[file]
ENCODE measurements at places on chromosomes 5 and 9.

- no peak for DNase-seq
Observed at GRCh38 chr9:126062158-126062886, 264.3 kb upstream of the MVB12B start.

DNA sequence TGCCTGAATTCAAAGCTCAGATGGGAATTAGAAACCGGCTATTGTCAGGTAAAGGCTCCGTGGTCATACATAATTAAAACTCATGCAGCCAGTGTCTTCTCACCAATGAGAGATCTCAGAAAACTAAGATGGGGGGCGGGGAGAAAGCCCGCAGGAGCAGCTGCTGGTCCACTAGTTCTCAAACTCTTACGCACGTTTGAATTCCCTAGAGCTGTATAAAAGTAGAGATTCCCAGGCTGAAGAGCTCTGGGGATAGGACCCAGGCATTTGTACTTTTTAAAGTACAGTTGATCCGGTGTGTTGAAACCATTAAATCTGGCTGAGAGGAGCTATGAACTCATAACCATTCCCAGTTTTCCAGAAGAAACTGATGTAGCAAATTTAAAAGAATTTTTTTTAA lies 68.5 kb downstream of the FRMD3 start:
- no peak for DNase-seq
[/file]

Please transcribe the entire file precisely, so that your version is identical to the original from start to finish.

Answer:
ENCODE measurements at places on chromosomes 5 and 9.

- no peak for DNase-seq
Observed at GRCh38 chr9:126062158-126062886, 264.3 kb upstream of the MVB12B start.

DNA sequence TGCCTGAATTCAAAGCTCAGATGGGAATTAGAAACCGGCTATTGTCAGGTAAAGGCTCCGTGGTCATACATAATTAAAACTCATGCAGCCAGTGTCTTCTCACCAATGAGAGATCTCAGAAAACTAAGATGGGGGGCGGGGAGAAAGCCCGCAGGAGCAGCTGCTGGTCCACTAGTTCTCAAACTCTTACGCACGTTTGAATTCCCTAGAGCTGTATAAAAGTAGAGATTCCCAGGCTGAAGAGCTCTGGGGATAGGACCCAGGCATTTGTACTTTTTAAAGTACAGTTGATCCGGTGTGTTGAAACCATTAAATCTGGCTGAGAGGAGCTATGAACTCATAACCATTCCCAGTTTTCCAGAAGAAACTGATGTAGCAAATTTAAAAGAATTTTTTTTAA lies 68.5 kb downstream of the FRMD3 start:
- no peak for DNase-seq